Delingpole: Removing the Backstop Isn’t Enough, Boris. We Demand Full, Unconditional Brexit!

TRURO, ENGLAND - AUGUST 19: Britain's Prime Minister Boris Johnson meets health professionals at the Royal Cornwall Hospital on August 19, 2019 in Truro, England. (Photo by Peter Nicholls - WPA Pool/Getty Images)
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Prime Minister Boris Johnson has written to Donald Tusk, President of the European Council, telling him the Irish backstop has to go from any future exit deal between Britain and the EU.

This is great, as far as it goes. But, as The Brexit Party’s chairman Richard Tice rightly says, it doesn’t go nearly far enough.

The Irish ‘backstop’ was cooked up by EU apparatchiks – operating in cahoots with British Remainer Civil Servants, acting with the approval of the Remainer Prime Minister Theresa May – and inserted into the Withdrawal Agreement purely as an ambit claim.

An ‘ambit claim’ is legal jargon for a deliberately over-the-top initial demand made in expectation of an eventual counter-offer and compromise.

That is, an ‘ambit claim’ is put on the table with absolutely no expectation that it is going to be taken seriously. It’s theatrics; it’s a frightener; it’s bullying and bluster and willy-waving.

So when Boris Johnson makes noises about wanting the ‘backstop’ removed, it’s not as if he deserves congratulating for playing hardball with the opposition. All he’s doing is saying the equivalent of:

“Actually, if you don’t mind, we’d rather not enter into an agreement which entails your taking a giant pair of shears and lopping off our testicles for the pure sadistic hell of it.”

Which means, in turn, that it won’t be any kind of victory if Boris – after his conciliatory tour of the various EU member states – comes away with a version of Theresa May’s Withdrawal Agreement minus the backstop. It will just be a Carthaginian Peace whereby the entire city is still razed to the ground, with the earth salted and the wells poisoned – but maybe with a generous concession clause where the men don’t get tortured before they are executed, or where only half the women get raped.

This is the depressing possibility if Boris can persuade the EU’s negotiators to come back to the table and if they’re devious enough to appreciate just what a massive surrender a renegotiated Withdrawal Agreement would be with just the backstop removed.

But this point, I’m still cautiously optimistic that this won’t happen.

The reason I’m optimistic is that when I look at people like Leo Varadkar – the Irish version of Canada’s President Bieber – I do not find myself thinking: “Truly they are sending us their brightest and best.”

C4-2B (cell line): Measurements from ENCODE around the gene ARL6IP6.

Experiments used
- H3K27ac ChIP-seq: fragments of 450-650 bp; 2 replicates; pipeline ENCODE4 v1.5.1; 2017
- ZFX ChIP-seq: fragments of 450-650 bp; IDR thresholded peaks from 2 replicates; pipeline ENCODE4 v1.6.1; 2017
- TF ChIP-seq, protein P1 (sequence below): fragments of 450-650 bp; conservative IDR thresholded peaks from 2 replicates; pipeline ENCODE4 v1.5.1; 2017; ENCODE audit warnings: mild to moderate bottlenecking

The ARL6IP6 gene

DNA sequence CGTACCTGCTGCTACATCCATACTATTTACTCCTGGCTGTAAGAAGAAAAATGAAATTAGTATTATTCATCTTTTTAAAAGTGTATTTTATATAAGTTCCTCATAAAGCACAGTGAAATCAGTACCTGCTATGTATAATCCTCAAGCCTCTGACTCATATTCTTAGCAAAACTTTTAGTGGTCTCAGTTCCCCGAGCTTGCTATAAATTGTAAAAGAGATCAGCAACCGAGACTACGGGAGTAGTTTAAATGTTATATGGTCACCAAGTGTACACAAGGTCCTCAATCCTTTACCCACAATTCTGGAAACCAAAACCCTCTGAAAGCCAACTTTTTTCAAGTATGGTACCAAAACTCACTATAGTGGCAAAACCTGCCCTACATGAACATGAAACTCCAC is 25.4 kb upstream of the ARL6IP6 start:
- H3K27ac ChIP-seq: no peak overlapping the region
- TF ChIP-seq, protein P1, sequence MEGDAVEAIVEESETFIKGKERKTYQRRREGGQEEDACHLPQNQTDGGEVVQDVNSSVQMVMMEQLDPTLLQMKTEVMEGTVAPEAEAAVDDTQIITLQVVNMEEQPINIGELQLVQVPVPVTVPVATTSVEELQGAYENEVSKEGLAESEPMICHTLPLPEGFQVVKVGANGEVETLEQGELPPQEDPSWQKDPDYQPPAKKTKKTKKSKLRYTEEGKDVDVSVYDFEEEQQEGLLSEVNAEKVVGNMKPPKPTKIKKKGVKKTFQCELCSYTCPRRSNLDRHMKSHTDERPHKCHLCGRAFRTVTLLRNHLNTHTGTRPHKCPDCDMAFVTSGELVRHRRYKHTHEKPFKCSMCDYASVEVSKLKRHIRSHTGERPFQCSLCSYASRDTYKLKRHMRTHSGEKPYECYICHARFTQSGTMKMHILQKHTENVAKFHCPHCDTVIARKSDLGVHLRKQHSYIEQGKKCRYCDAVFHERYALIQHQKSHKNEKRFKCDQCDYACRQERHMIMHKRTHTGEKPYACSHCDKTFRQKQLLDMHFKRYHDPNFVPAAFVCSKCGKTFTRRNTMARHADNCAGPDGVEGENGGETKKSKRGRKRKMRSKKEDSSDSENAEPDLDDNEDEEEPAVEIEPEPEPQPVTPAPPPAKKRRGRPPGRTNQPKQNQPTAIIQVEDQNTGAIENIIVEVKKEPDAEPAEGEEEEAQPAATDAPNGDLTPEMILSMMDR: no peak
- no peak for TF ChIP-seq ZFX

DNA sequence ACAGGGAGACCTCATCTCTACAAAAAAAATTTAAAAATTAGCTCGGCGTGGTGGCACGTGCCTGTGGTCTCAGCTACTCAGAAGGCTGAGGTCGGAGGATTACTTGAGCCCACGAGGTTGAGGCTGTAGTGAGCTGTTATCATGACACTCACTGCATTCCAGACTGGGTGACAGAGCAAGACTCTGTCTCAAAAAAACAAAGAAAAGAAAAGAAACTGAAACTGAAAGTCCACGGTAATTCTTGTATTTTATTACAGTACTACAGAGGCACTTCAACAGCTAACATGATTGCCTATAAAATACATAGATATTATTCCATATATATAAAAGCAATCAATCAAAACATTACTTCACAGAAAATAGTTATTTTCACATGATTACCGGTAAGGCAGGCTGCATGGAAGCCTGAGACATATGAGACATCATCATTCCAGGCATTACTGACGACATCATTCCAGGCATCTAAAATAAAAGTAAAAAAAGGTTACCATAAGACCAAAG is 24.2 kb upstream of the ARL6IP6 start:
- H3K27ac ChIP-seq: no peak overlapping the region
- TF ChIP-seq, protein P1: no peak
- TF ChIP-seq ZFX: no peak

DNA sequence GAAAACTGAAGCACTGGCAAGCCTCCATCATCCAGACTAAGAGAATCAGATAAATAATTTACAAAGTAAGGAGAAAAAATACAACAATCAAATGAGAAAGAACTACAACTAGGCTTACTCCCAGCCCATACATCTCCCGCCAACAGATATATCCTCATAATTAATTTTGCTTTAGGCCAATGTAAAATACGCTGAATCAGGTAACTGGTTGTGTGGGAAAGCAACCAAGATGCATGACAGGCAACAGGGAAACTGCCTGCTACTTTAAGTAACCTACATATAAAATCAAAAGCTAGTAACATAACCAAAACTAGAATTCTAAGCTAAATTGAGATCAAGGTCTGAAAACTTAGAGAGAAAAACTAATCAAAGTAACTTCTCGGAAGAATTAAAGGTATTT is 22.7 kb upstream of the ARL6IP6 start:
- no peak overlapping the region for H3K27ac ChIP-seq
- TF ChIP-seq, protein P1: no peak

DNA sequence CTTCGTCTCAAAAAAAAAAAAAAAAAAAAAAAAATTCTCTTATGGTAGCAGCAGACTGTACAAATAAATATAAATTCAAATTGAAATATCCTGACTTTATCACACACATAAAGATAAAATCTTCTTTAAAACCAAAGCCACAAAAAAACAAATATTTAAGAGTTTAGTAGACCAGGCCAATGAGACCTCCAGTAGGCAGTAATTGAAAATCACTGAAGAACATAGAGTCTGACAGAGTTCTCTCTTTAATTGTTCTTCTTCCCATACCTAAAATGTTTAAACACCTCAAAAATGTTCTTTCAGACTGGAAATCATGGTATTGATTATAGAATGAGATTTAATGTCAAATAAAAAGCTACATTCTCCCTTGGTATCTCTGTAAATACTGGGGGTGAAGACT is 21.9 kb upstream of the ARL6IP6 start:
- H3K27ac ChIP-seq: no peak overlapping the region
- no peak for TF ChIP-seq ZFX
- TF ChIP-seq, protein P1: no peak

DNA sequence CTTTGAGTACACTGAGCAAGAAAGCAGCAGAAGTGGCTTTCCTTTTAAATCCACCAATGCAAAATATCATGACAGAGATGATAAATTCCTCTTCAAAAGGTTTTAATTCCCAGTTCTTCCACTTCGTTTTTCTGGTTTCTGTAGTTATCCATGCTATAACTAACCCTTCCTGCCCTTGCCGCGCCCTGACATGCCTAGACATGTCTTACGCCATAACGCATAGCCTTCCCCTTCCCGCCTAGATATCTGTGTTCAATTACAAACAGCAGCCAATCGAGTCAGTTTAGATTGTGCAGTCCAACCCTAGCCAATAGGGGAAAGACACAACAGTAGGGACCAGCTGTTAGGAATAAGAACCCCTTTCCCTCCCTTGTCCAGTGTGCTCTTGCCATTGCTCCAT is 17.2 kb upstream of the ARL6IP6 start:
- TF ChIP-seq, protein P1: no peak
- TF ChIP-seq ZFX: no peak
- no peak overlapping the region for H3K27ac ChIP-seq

Varadkar is a blusterer and virtue-signalling poltroon trying to punch way above his weight. In his head, he is a global statesman. In reality, he is the Prime Minister of a nation whose total population is less than half of Britain’s capital city. Up until now, he has earned himself cheap political capital at home by presenting himself as a heroic figure standing up to Ireland’s former colonial oppressor by refusing to budge on the issue of the backstop. But really he is just allowing himself to be manipulated by his EU puppet masters who will drop him like a shot — and screw over Ireland to boot, especially with regards to their low corporation tax which is about the only thing that is attracting the overseas investment propping up their otherwise moribund economy — the moment it becomes convenient to do so.

Once you remember that the EU’s commissioners and apparatchiks are a bunch of tossers incapable of doing anything other than act like a bunch of tossers it gives you hope. So desperate are these people to be seen publicly to reject Britain’s overtures that the likelihood remains that they will choose No Deal (which will shaft themselves more than it shafts Britain) rather than opting for the more subtle and deadly tactic of keeping Britain shackled to the EU forever by making its laws subsidiary to those of the European Court of Justice, as the Withdrawal Agreement stipulates.

As with the tale of the scorpion and the frog, we have to rely on the scorpion being utterly incapable of doing anything other than sting the frog ferrying it across the river and drowning itself in the process.

That’s my calculation, anyway. I suspect it’s also the calculation of the much more Machiavellian Dominic Cummings who is Boris’s chief Brexit advisor.

It also partly underpins the opinion of top political economist Dr Ruth Lea, who considers a No Deal Brexit on October 31st the most likely outcome – with a probability of 75 percent.

Lea is the chief political economist at Arbuthnot Banking Group so her opinions carry weight. She also has an excellent track record of speaking truth to power. As she told me, she was once famously sacked from her job at the Institute of Directors on the orders of Prime Minister Gordon Brown who was furious at her constant attacks on his deficit spending which – rightly as it proved in the 2008 crash – she kept insisting was unsustainable.

If Lea thinks No Deal Brexit is 75 per cent likely, then I’m not too worried just yet.

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